In a graafian follicle, a central cavity called the antrum forms within the follicle, and the granulosa cells secrete a nourishing fluid for the primary oocyte directly into that antrum.

The second stage takes roughly 70 to 85 days and results in a few fast-growing graafian follicles.

The third stage of follicular development starts when the graafian follicles are ready and occurs during the follicular phase of the menstrual cycle.

So let’s briefly switch gears and go over the highlights of the menstrual cycle to put that follicular phase into context.

The menstrual cycle starts on the first day of menstrual bleeding, lasts 28 days on average from then.

Assuming a 28-day cycle, the follicular phase makes up the first two weeks of the menstrual cycle, and the luteal phase, the last two weeks.

These two phases are separated by ovulation, which is when the follicle ruptures and releases an oocyte that is ready to be fertilized. This usually occurs on day 14 of a 28 day cycle.

The menstrual cycle is ultimately controlled by the hypothalamus, which is at the base of the brain.

Before puberty, the hypothalamus constantly secretes small amounts of a hormone called gonadotropin-releasing hormone, or GnRH.

That GnRH travels to the nearby pituitary, which secretes two hormones of its own - follicle stimulating hormone, or FSH, and luteinizing hormone, or LH.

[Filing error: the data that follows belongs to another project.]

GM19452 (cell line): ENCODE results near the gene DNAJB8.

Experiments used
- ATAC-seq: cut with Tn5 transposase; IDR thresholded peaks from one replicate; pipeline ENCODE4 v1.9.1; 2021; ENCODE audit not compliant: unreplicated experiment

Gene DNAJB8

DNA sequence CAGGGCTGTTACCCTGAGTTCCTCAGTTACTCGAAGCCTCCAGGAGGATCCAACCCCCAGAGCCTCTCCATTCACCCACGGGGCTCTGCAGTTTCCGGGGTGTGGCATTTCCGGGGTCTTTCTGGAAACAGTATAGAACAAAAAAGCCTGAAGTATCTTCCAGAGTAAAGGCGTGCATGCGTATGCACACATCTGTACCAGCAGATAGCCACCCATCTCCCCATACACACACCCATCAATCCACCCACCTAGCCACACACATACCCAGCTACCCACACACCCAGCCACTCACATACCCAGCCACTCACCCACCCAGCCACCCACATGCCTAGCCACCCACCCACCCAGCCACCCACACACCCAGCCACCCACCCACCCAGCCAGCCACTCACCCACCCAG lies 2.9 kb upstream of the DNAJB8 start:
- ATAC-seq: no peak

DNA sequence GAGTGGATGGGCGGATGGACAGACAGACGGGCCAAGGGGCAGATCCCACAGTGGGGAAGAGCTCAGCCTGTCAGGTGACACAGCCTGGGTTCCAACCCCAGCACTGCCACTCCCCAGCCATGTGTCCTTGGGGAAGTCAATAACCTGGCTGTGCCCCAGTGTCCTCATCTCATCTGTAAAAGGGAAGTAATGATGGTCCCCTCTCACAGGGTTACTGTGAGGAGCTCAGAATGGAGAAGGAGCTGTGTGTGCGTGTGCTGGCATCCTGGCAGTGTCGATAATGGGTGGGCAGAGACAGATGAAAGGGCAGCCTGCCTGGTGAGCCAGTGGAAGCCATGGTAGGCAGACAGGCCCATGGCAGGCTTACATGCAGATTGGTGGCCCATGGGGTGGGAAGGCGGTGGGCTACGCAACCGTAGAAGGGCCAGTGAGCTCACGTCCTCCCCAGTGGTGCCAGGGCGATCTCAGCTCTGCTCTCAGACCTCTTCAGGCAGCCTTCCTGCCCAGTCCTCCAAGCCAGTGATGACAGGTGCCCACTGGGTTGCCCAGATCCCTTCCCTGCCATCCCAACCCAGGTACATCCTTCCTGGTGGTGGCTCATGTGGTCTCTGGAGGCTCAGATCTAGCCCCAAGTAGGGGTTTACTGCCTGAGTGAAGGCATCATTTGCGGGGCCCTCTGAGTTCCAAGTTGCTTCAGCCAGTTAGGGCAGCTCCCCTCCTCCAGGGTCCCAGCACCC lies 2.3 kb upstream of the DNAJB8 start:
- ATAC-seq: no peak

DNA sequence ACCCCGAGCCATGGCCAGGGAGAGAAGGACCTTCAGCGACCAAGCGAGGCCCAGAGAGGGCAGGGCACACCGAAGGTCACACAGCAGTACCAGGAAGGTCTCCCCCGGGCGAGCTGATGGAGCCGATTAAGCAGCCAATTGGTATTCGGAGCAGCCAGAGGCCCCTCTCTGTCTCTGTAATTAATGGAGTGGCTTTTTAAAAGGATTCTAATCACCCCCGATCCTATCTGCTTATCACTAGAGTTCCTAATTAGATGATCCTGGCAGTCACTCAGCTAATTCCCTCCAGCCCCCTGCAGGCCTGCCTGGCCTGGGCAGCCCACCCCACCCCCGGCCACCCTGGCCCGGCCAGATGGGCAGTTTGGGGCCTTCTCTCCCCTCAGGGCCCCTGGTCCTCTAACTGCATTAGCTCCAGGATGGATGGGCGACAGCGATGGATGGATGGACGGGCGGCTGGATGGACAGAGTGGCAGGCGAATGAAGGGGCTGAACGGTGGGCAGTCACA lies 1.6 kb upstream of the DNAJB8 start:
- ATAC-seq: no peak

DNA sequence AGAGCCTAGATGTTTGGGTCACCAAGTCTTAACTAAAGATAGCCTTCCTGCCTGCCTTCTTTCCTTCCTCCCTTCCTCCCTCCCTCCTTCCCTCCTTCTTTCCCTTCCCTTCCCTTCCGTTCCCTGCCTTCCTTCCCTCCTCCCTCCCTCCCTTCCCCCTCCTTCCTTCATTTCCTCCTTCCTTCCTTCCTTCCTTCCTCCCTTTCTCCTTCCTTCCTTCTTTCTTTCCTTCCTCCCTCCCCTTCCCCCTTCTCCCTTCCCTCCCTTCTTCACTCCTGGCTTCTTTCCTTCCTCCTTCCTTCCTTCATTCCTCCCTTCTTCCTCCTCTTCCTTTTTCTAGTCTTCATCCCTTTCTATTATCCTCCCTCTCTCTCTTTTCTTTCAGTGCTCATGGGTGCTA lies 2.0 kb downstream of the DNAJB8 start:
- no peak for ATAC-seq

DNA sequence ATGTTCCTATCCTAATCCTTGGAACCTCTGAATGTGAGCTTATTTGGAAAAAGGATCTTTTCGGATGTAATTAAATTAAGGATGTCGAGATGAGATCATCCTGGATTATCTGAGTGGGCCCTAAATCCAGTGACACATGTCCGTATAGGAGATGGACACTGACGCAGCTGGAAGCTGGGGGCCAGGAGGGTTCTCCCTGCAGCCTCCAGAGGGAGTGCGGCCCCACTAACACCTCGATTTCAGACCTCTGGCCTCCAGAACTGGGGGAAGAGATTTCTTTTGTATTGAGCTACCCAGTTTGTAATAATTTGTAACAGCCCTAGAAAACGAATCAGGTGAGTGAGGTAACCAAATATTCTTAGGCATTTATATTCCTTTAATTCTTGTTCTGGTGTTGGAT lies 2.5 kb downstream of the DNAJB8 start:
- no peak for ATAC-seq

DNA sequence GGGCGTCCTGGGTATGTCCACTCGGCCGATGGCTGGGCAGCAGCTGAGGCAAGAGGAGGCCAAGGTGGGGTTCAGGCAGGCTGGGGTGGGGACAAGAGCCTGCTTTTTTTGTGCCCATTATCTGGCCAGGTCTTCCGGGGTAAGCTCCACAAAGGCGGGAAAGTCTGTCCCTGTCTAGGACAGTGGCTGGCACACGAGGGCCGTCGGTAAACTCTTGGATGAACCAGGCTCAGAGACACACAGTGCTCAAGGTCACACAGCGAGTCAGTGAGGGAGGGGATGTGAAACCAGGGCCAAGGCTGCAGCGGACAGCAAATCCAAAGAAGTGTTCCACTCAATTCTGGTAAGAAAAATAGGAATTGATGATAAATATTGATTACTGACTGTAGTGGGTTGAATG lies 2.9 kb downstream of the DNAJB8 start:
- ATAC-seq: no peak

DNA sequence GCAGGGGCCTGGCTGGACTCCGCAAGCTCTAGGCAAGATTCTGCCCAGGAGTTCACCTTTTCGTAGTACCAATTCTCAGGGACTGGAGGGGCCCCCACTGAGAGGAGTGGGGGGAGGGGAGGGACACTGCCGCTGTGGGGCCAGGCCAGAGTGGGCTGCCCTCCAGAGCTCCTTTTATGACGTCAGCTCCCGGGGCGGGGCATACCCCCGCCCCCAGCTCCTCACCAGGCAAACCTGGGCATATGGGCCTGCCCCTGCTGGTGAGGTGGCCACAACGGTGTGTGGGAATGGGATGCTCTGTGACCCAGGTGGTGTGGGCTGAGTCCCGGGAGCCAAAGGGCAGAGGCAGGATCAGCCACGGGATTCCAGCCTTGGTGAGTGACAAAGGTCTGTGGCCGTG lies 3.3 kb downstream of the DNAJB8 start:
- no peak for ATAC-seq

Once puberty hits, the hypothalamus starts to secrete GnRH in pulses, sometimes more and sometimes less, and pituitary FSH and LH make the ovarian follicles develop.

The amount of GnRH can be mapped out like a wave over time, and the frequency and amplitude of the waves of GnRH determine how much FSH and LH get produced by the pituitary.

LH binds to LH receptors on theca cells, making them secrete androstenedione.

FSH binds to FSH receptors on granulosa cells and they make aromatase and, as a consequence, estrogen.

Serum levels of estrogen and progesterone act as feedback for the command center in the brain, which adjusts its hormone production according to the phases of the menstrual cycle.

During the follicular phase of each menstrual cycle, the few fast-growing graafian follicles enter the third stage of development.

Pituitary FSH makes the follicles grow and the granulosa cells produce more estrogen.

In addition to estrogen, the granulosa cells also secrete a hormone called activin, which stimulates FSH production, as well as binding to FSH receptors, and the activity of granulosa cell aromatase as well.

So early in the follicular phase, a small rise in FSH, leads to a large increase in estrogen.

However, estrogen acts a negative feedback signal – that is, it tells the pituitary to secrete less FSH and LH.

Less FSH means that there is only enough left to stimulate one follicle.

The follicle that has the most FSH receptors hoards most of this hormone, and becomes the dominant follicle.

Sources
  1. "Medical Physiology" Elsevier (2016)
  2. "Physiology" Elsevier (2017)
  3. "Human Anatomy & Physiology" Pearson (2018)
  4. "Principles of Anatomy and Physiology" Wiley (2014)
  5. "Anatomy of female puberty: The clinical relevance of developmental changes in the reproductive system" Clinical Anatomy (2012)
  6. "Blood and lymphatic vasculature in the ovary: development, function and disease" Human Reproduction Update (2013)
  7. "The ovary: basic biology and clinical implications" Journal of Clinical Investigation (2010)
  8. "Waves of follicle development during the estrous cycle in sheep" Theriogenology (2000)